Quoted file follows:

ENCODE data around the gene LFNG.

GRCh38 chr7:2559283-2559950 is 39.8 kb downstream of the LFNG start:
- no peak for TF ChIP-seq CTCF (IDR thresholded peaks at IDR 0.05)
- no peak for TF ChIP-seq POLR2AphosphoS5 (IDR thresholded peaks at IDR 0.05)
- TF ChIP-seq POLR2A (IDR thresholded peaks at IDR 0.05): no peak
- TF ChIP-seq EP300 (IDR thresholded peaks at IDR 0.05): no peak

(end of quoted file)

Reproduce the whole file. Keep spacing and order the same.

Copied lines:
ENCODE data around the gene LFNG.

GRCh38 chr7:2559283-2559950 is 39.8 kb downstream of the LFNG start:
- no peak for TF ChIP-seq CTCF (IDR thresholded peaks at IDR 0.05)
- no peak for TF ChIP-seq POLR2AphosphoS5 (IDR thresholded peaks at IDR 0.05)
- TF ChIP-seq POLR2A (IDR thresholded peaks at IDR 0.05): no peak
- TF ChIP-seq EP300 (IDR thresholded peaks at IDR 0.05): no peak